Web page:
Character Clothing, Part 1

This post is actually the first in a two-part series about clothes and character dress. The first section focuses on why clothing is a valuable tool in fiction and how to design unique garments. The next section will talk about tradition, trends, and symbolism.


clothes babyFirst off: why is clothing important? (Apart from the obvious, that is.) After all, some writers say a character has a blue shirt and leave it at that. However, this leaves the reader with very little to go on. Having a level of detail, even if only in your head, will show through in your work and help others visualize. If you can’t picture what the character’s wearing, you can hardly expect your reader to.

In addition, clothing can be a valuable tool in establishing setting. If your heroine is wearing a floor-length, velvet dress, we clearly aren’t in modern times. If she’s wearing jeans and a tank top, we’re unlikely to be anywhere else. Unless we’re in a time-travel story. In that case, good job achieving maximum contrast.

(On a side note, if your story is set in a specific time and place, don’t make things up – do the research and match your setting. Anything else will take readers out of the story.)

Clothing can also tell a lot about the character wearing it. Dull earth tones could mean the hero can’t afford bright colors or simply doesn’t want to stand out. Elaborate stitching or embroidery shows that the heroine is well-off, or at least has access to hand-me-downs from someone who is. Black leather and chains definitely screams ‘rebel’ (and probably ‘delinquent’). When we first meet a character, what they’re wearing can be our best indicator of personality and circumstance.


sariNow, let’s move on to the fun part: designing.

Don’t panic – you don’t have to invent a totally new style for your character to stand out. There are plenty of places you can draw from. Once you find something you like, steal it, adapt it, or mix it with something else.

So: inspiration.

The most obvious place to look is at different cultures’ traditional wear. (Everything I’ve said in other posts about Eastern vs. Western cultures also applies here: If you want exotic, go east. Close to home, stay west.) It also helps to be specific when you search. Plug “traditional Japanese clothes” into Google and you’ll get results. Put in “Japanese women’s clothes warring states era” and you’ll get better ones. You can get much more if you search a specific time period – just think of how much fashion changed between the 70s and 80s.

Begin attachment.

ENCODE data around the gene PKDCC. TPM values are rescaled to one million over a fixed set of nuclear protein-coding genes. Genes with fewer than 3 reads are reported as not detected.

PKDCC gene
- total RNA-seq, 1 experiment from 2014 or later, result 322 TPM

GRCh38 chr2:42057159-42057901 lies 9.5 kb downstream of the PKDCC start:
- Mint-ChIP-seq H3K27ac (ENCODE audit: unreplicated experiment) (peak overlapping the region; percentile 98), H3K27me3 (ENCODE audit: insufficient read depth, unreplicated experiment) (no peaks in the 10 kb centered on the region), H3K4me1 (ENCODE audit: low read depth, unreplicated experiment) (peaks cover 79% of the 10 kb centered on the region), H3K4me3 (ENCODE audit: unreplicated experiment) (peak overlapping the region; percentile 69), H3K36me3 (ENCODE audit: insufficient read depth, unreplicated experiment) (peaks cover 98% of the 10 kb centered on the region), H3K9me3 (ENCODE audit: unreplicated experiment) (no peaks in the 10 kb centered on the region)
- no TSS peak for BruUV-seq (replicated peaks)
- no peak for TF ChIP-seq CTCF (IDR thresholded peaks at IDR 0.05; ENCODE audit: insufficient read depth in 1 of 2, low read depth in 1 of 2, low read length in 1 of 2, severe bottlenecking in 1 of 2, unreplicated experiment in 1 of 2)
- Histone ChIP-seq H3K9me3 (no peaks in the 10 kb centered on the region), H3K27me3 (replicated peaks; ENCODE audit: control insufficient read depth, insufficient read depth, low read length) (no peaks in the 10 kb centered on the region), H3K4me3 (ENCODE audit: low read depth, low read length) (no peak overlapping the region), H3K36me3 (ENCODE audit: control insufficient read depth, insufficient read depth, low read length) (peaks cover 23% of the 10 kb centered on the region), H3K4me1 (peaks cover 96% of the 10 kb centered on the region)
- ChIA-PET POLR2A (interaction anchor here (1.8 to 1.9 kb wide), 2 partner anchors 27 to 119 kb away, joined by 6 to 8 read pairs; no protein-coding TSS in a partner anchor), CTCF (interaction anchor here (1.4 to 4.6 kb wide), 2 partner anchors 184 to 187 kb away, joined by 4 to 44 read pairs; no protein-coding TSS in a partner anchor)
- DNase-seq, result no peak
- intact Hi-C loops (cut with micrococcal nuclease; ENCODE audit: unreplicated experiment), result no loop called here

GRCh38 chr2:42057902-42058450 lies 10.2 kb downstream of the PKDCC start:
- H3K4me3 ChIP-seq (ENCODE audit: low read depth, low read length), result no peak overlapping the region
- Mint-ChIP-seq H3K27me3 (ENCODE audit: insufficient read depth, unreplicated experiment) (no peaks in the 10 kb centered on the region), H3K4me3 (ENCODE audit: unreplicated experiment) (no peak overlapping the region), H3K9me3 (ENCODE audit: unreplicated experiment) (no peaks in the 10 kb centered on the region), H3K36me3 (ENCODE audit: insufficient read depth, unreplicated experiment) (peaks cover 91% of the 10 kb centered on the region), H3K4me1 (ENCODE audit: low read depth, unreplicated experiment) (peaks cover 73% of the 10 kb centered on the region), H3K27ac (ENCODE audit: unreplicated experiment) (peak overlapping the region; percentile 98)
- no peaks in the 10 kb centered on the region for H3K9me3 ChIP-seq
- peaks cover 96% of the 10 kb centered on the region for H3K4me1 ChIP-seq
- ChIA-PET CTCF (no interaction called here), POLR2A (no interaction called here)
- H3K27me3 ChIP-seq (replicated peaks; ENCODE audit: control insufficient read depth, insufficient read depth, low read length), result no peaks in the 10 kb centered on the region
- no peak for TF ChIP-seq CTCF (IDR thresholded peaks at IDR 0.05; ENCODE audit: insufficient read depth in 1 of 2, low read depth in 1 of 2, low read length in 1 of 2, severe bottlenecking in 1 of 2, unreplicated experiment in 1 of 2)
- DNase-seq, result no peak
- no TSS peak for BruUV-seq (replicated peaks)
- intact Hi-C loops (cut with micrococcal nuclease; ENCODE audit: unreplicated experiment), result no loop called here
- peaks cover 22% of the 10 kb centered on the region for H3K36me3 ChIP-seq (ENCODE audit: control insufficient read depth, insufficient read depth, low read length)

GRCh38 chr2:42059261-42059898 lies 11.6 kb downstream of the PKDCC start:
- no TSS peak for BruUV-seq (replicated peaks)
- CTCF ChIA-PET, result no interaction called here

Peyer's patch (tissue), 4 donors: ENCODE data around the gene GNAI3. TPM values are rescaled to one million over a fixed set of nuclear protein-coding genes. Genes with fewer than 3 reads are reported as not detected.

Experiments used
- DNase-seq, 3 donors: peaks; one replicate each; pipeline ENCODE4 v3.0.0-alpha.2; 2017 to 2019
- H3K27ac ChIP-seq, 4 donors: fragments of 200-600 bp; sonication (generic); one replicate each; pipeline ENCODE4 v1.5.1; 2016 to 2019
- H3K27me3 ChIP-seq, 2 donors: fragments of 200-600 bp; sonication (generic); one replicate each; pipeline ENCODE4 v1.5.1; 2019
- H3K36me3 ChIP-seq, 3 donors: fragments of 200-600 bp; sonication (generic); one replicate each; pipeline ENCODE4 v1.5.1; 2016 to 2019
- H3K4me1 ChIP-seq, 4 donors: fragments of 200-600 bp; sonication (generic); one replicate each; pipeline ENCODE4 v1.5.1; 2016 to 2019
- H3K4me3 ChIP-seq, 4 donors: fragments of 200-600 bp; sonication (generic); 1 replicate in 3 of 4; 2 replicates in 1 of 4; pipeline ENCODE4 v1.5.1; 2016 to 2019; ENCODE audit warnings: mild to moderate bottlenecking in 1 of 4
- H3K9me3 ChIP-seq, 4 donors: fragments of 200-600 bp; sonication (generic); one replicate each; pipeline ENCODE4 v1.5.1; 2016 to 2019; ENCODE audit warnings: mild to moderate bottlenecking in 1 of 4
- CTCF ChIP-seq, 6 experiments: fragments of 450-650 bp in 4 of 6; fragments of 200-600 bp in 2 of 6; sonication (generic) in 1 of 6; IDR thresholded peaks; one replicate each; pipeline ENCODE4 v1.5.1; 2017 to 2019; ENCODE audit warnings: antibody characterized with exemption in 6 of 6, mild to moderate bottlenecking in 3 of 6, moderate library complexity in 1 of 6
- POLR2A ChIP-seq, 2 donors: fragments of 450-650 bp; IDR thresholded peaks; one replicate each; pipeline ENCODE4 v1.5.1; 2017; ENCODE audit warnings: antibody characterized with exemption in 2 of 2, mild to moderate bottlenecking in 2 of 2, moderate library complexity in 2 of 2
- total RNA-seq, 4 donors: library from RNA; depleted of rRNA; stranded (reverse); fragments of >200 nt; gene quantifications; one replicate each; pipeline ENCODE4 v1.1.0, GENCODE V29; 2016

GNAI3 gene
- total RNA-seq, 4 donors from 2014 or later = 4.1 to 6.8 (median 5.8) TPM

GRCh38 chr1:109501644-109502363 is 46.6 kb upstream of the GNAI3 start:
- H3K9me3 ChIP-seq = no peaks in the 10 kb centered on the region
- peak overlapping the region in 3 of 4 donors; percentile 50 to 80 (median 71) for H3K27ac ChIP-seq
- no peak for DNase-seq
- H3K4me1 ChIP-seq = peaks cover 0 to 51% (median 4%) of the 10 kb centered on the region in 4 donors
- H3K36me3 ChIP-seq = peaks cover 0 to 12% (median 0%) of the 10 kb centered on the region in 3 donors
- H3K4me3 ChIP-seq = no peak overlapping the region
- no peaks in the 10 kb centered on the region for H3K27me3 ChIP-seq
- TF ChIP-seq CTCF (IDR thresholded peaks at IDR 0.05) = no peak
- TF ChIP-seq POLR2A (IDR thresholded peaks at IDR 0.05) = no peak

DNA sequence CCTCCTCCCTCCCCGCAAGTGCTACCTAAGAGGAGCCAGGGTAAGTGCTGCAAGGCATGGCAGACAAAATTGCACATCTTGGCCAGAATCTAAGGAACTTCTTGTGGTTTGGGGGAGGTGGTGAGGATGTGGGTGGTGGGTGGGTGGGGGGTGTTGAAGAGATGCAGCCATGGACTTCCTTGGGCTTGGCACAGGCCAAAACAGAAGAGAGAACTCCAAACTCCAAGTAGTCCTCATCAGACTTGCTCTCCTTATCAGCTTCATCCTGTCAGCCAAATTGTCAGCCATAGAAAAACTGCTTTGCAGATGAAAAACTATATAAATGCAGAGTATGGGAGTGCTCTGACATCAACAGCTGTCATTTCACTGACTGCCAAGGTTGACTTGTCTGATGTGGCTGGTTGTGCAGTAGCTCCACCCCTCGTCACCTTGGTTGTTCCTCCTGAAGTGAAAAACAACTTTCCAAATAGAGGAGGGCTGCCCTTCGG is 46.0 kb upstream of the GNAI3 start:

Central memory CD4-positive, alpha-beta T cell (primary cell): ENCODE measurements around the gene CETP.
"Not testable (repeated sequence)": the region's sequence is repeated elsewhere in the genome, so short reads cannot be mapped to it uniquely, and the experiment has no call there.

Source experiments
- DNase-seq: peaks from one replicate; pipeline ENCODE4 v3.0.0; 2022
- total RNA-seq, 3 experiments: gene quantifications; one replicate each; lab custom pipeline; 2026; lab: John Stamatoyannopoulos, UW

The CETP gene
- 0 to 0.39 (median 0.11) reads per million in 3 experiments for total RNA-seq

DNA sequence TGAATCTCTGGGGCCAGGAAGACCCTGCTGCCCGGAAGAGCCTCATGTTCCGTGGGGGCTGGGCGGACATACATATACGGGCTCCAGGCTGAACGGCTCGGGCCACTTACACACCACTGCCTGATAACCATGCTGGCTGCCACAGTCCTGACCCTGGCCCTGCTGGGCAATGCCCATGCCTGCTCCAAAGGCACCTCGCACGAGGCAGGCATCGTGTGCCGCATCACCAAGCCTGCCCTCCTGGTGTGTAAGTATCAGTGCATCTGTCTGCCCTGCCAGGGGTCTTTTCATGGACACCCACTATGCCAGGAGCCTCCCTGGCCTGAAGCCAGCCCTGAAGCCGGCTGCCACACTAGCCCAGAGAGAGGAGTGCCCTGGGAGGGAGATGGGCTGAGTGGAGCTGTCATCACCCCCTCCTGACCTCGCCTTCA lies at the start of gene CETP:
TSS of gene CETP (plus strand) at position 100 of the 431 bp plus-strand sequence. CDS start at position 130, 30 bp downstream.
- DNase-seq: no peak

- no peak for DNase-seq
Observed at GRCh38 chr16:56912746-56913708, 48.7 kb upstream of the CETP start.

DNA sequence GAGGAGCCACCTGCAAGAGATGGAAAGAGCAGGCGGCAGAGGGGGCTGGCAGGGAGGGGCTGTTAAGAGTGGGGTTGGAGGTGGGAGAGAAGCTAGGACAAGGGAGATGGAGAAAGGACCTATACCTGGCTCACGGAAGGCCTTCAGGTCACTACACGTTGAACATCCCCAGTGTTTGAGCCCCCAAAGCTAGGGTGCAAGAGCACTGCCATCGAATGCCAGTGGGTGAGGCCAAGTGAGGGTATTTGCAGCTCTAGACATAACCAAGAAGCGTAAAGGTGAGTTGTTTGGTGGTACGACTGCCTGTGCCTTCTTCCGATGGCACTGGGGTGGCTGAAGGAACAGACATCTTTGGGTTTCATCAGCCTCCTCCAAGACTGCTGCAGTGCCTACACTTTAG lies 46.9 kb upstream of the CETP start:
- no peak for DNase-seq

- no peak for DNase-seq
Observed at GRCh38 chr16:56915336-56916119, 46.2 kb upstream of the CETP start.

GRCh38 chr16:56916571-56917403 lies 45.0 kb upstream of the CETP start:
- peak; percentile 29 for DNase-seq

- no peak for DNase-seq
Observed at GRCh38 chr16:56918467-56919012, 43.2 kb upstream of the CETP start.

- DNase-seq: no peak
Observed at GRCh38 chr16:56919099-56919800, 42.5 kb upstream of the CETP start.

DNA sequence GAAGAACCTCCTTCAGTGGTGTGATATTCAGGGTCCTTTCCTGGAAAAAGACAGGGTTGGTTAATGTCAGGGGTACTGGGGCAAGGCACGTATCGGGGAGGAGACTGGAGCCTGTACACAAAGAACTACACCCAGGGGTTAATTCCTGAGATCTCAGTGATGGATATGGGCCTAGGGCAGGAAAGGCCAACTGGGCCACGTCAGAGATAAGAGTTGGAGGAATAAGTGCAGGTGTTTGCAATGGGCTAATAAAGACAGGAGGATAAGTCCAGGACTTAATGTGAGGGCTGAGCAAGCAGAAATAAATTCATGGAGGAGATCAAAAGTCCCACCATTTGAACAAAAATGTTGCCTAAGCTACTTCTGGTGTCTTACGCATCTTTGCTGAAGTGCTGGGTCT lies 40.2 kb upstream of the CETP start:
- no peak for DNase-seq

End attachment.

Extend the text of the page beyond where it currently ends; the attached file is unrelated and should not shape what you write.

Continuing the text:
Another potential source is modern clothing. Today’s fashions can be great inspiration, but generally work best for more futuristic stories. Even if your society is very progressive, it’s going to seem odd to have contemporary-based clothing in a more medieval setting. In some cases, material or manufacture would make it impossible.

holo2The last source I have for you is anime and movies. When it comes to fantasy clothes, I have yet to find a more varied or unique selection. Anime in particular has some very creative costumes, once you get past the blatant fan service outfits. And the best part is, there will be plenty of pictures floating around the internet.

(Note: be careful about using movies as sources for period clothing; they’re not always historically accurate.)

Remember, when you find something (or even part of something) that works – steal, adapt, mix, or combine.


That’s all I have for you today – come back next time for section two!

4 thoughts on “Character Clothing, Part 1

  1. TL Bickler says:

    Hey Dragon! Loved your post! I’ll need to keep this in mind when working on my novel….I tend to forget to describe anything…no clothes, setting, or even facial descriptions. It’s one of the things I need to work on.


  2. woahitslolo says:

    This post is such an interesting concept! I never thought about how clothing can have an impact for a character, but now looking back on the books I have read it does!


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